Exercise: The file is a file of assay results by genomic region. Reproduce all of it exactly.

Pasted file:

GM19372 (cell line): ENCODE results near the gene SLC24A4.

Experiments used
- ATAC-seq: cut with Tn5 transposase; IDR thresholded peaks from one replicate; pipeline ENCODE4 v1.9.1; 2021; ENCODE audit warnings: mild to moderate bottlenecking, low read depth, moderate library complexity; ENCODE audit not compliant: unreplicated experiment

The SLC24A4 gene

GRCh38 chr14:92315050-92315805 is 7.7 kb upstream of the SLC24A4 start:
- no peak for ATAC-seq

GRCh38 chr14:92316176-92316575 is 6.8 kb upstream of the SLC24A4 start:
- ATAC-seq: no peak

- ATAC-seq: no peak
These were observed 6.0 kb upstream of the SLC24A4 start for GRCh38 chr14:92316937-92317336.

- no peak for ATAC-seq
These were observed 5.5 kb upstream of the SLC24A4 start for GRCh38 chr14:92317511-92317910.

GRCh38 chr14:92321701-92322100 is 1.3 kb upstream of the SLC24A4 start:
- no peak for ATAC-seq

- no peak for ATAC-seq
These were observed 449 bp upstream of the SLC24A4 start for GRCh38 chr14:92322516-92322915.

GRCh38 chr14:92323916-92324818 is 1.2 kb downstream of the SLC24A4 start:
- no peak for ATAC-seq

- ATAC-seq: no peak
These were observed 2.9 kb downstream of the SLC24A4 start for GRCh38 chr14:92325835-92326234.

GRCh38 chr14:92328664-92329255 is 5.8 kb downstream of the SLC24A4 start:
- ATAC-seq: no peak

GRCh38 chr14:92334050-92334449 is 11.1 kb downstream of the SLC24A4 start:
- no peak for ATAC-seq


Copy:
GM19372 (cell line): ENCODE results near the gene SLC24A4.

Experiments used
- ATAC-seq: cut with Tn5 transposase; IDR thresholded peaks from one replicate; pipeline ENCODE4 v1.9.1; 2021; ENCODE audit warnings: mild to moderate bottlenecking, low read depth, moderate library complexity; ENCODE audit not compliant: unreplicated experiment

The SLC24A4 gene

GRCh38 chr14:92315050-92315805 is 7.7 kb upstream of the SLC24A4 start:
- no peak for ATAC-seq

GRCh38 chr14:92316176-92316575 is 6.8 kb upstream of the SLC24A4 start:
- ATAC-seq: no peak

- ATAC-seq: no peak
These were observed 6.0 kb upstream of the SLC24A4 start for GRCh38 chr14:92316937-92317336.

- no peak for ATAC-seq
These were observed 5.5 kb upstream of the SLC24A4 start for GRCh38 chr14:92317511-92317910.

GRCh38 chr14:92321701-92322100 is 1.3 kb upstream of the SLC24A4 start:
- no peak for ATAC-seq

- no peak for ATAC-seq
These were observed 449 bp upstream of the SLC24A4 start for GRCh38 chr14:92322516-92322915.

GRCh38 chr14:92323916-92324818 is 1.2 kb downstream of the SLC24A4 start:
- no peak for ATAC-seq

- ATAC-seq: no peak
These were observed 2.9 kb downstream of the SLC24A4 start for GRCh38 chr14:92325835-92326234.

GRCh38 chr14:92328664-92329255 is 5.8 kb downstream of the SLC24A4 start:
- ATAC-seq: no peak

GRCh38 chr14:92334050-92334449 is 11.1 kb downstream of the SLC24A4 start:
- no peak for ATAC-seq